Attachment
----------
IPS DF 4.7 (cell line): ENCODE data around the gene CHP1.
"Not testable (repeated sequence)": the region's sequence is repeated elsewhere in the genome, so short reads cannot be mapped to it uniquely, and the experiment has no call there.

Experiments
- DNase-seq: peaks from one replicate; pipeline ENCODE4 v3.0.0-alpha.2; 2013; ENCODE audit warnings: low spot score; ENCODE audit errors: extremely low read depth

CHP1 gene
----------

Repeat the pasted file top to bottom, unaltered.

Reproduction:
IPS DF 4.7 (cell line): ENCODE data around the gene CHP1.
"Not testable (repeated sequence)": the region's sequence is repeated elsewhere in the genome, so short reads cannot be mapped to it uniquely, and the experiment has no call there.

Experiments
- DNase-seq: peaks from one replicate; pipeline ENCODE4 v3.0.0-alpha.2; 2013; ENCODE audit warnings: low spot score; ENCODE audit errors: extremely low read depth

CHP1 gene